Iceland: Day 1

Sunday, September 11, 2016

When I heard that there was an airline that had flights out of the country from Boston for $99 I knew I had to plan a trip... no matter where that flight was taking me.

It just so happens that those flights go to Iceland.  I knew very little about the country but for that price I didn't even care.  Of course the more research I did the more I questioned why I hadn't already visited Iceland.  It was quite possibly the most fascinating country I've ever been to.

It was a night flight from Logan that arrive in Keflavik airport around 4:30 in the morning Iceland time.  I don't think the whole fly through the night - go all day thing ever gets any easier, but Josh and I have at least done it enough to know what to expect.

We took a quick shuttle ride from the airport to the Sixt rental car pick up.  I've never rented a car in the states, let alone in another country, but it was a surprisingly painless process (we would soon learn everything in Iceland was a painless process compared to at home).

From there we hit the road.  We had something like 9 hours before we could even think about checking into our hostel so we decided to do the Golden Circle first.

The Golden Circle consist of a few different sites within driving distance of Reykjavik.  It was a little over an hour from the airport to our first stop.  This drive alone gave us a taste of how unbelievable the landscape of Iceland was.  It only got more interesting the farther we got from the city, but even the drive from the airport made me feel like I was suddenly exploring the moon.  

The first stop was Þingvellir (Thingvellir) National Park. Þingvellir is where the North American and Eurasian tectonic plates meet and was also the site of the first parliament of Iceland (and one of the first in the world).  Despite having done a lot of research on this and every site we visited I was surprised at how... cool this place was.  I know that is not a great description, but I think I'll just end up doing what everyone else has done and try to convey an experience that can't really be put down in words.

We were the first ones to Þingvellir that morning and it was cold and drizzly so for a while we were the only ones wandering around.  I think I said a hundred times throughout the trip that I felt like I was in Lord of the Rings.  Actually the whole country reminded me a lot of New Zealand so that makes sense I guess.

From there we continue driving on to Geysir and Strokkur.  Geysir is actually where the english word geyser came from, though it's currently inactive so not very geyser like.  Luckily nearby is the spunky Strokkur.  While we were there we saw Strokkur erupt at least three times, each one different from the last.  There were also dozens of small hot springs throughout the area.  There were a lot more people at this site but it still felt like we were walking on the surface of another planet.

Our third stop of the day was Gullfoss waterfall.  We saw a lot of waterfalls during our week in Iceland but this was the most epic.  It was just massive.  We couldn't see it while walking on the path towards it, but we turned a corner and suddenly there it was.  You can almost feel the ground rumbling under your feet from the power of the water rushing by.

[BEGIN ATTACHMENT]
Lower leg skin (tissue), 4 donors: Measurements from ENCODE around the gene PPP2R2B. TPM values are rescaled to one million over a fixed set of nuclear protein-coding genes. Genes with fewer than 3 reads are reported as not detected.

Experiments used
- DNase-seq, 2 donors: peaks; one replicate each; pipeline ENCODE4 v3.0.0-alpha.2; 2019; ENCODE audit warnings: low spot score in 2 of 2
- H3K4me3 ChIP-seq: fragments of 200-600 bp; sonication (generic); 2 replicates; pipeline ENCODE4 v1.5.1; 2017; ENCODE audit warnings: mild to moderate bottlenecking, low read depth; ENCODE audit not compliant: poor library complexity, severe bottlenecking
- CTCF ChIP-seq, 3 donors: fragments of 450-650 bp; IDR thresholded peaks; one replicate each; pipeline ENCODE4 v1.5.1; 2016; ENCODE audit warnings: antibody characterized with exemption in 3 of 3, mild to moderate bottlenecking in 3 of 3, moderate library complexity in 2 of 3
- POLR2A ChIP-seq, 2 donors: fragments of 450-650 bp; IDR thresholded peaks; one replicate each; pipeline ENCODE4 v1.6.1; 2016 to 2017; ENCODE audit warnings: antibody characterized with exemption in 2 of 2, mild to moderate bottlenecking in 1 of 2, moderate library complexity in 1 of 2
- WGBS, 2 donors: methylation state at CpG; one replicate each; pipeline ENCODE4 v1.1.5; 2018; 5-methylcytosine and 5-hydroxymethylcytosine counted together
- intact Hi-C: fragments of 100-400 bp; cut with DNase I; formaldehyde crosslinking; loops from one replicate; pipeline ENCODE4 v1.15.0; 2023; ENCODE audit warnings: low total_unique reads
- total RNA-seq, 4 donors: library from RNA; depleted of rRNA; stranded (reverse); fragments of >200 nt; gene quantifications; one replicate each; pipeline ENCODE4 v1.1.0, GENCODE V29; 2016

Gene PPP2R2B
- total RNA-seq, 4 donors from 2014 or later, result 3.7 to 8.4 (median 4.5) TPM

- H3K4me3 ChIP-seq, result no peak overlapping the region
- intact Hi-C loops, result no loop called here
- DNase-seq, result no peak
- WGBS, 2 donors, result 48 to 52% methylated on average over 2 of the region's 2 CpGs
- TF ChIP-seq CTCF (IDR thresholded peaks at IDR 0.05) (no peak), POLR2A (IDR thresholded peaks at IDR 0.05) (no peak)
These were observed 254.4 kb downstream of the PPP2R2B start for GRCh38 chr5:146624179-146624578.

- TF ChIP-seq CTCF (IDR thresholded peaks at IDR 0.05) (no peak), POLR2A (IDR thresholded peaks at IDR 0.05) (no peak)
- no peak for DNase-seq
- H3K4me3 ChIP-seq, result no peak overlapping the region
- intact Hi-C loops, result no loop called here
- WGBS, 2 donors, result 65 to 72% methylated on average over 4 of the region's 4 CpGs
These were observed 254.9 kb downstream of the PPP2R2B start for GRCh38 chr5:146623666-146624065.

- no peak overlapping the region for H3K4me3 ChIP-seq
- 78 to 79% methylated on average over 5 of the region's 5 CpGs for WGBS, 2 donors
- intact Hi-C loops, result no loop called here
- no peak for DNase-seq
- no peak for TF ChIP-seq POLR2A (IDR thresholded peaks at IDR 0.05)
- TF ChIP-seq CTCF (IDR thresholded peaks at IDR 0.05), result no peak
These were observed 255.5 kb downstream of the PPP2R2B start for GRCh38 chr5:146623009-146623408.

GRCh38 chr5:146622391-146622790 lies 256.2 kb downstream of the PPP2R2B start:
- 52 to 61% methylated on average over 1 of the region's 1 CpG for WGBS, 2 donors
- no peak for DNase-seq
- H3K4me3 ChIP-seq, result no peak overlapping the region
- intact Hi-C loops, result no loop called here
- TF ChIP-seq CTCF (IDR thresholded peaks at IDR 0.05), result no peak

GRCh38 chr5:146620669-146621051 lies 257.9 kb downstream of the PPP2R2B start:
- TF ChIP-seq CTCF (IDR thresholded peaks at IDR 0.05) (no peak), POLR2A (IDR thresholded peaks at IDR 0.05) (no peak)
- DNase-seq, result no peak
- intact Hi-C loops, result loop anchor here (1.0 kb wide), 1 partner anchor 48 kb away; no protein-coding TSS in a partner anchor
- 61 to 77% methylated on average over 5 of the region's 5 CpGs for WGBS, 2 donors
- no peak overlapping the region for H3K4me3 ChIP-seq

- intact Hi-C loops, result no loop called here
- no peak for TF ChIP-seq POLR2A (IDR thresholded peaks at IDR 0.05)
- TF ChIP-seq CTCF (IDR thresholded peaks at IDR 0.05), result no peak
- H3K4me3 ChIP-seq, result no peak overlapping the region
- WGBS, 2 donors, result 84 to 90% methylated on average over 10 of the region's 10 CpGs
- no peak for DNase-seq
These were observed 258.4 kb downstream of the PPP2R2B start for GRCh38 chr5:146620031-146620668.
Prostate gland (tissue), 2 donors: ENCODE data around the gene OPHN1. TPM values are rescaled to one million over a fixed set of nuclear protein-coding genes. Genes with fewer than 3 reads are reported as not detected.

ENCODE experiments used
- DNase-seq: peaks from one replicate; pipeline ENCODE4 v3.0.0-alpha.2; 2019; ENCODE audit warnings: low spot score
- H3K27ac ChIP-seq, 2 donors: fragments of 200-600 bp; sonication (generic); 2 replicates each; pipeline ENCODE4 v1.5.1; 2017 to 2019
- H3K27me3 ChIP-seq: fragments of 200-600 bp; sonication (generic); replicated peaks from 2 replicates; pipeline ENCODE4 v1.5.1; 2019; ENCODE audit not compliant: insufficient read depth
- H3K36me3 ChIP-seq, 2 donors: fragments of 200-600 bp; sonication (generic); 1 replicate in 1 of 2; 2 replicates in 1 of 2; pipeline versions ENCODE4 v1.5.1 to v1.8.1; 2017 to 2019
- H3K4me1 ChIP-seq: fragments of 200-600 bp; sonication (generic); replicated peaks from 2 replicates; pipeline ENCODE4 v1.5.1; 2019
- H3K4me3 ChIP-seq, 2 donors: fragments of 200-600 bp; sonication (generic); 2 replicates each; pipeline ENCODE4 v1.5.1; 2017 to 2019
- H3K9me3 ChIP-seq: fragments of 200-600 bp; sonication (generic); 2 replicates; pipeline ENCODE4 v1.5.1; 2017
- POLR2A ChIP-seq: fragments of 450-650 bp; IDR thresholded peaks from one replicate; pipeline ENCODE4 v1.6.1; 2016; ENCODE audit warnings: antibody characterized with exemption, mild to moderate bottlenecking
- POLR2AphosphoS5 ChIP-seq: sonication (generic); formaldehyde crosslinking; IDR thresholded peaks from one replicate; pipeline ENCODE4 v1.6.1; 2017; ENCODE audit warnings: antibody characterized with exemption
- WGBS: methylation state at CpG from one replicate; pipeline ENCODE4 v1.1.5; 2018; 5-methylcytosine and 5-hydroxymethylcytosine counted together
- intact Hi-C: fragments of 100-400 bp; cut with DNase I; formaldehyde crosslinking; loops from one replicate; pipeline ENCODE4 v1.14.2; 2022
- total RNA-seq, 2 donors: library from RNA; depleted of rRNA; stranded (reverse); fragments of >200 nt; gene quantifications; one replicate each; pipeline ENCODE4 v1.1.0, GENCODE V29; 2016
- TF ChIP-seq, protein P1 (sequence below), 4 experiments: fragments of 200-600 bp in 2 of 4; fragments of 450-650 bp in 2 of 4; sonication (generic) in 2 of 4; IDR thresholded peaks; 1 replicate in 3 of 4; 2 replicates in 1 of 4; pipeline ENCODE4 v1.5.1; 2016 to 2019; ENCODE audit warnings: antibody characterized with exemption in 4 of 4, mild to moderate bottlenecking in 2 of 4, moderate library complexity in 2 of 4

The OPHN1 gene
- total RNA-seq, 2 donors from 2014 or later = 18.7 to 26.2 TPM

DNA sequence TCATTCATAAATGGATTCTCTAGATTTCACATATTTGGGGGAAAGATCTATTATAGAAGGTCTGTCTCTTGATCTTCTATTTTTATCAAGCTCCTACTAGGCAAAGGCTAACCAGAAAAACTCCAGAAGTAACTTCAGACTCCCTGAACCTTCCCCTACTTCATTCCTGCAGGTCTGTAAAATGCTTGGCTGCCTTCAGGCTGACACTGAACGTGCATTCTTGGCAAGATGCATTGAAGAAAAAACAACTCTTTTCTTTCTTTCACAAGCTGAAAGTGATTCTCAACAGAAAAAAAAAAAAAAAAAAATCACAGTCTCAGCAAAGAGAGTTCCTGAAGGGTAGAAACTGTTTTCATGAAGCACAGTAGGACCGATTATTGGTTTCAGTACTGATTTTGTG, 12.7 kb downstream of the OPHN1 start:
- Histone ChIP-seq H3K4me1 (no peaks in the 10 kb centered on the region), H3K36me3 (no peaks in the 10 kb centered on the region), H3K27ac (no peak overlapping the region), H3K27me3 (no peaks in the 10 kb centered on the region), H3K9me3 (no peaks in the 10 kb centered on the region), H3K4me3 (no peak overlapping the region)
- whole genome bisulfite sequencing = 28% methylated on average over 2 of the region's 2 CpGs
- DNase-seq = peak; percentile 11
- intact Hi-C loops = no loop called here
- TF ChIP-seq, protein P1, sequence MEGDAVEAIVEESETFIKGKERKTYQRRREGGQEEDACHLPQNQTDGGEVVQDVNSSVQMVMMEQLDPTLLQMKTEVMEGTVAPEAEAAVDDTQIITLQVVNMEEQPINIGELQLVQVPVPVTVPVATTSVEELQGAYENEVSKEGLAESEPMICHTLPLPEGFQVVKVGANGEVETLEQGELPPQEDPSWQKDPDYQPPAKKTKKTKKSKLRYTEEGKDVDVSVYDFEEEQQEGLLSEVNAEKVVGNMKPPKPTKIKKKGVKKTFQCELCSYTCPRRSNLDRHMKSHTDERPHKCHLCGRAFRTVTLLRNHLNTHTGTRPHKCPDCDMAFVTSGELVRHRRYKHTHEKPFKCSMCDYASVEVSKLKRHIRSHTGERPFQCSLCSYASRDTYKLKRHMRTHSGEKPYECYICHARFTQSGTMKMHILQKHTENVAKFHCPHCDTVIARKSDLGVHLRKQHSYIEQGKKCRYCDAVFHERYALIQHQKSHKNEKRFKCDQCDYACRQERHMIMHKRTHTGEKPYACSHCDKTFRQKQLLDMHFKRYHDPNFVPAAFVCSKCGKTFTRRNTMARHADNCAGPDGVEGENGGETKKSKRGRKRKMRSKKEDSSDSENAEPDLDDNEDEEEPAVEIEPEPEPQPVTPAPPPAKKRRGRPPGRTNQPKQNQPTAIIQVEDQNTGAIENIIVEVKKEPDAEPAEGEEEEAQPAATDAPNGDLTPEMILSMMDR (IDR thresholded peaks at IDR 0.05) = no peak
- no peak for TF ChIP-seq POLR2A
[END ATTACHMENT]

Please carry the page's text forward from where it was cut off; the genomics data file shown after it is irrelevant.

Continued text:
By this point the exhaustion was kicking in.  I had been driving most of the morning but Josh finally made me stop when I had to shake my head every 30 seconds to keep my eyes open.   He took over driving for a while, but we eventually just decided to pull over, put our seats back in the car, and take a nap.  I'm not sure if this is better or worse than the jet lagged induced nap we took in the middle of a sketchy park in London, but it was something that had to happen.

When we woke up (mainly because the car had gotten cold) we started back toward Reykjavik.  I was nervous about city driving but Reykjavik may be the smallest city I've ever been in.  I was also driving possibly the smallest car I had ever been in so it was actually pretty easy.

Oh, and as a side note for anyone who may be traveling to Iceland (or anywhere they may not have cell data) download the app before leaving and download the maps for the country you are visiting.  We used that for the entire trip and never had a problem.

We checked into our hostel at Reykjavik Hostel Village and probably could have gone to bed and slept through the night, but it was only 4pm and it was really the only time we were going to have to get to see the city.

We headed back out and walked over to Hallgrimskirkja.  This was a massive church that towered over the city.  I was able to take an elevator to the top to see a 360° view of the city.  After the Church we walked down to the water to see the Sólfarið (Sun Voyager Sculpture) and then over to the Harpa Concert Hall.

By then it was getting late and we were getting hungry so we walked up Laugavegur Street (the main shopping area) to find food.  This is, unfortunately, where we found the one down side of Iceland. Everything is insanely, insanely expensive.  Granted we were in a tourist-y and probably more expensive area, but we could not find a single place where we could get a meal for under $25.  We ended up heading back towards the church where there was a street vendor selling waffles for $8.  We also happened to walk by a bicycle with a basket full of pastries.  Everything was closing up around us and apparently the bakery just put all of their remaining goods out on the street.  Other people were packing up pastries to go so we grabbed some as well.  Those would make up my breakfasts for the rest of the trip.  I am not above taking food from the side of the road when hungry.

We were back to the hostel and in bed by 7:30 and didn't wake up until 8am the next morning.  

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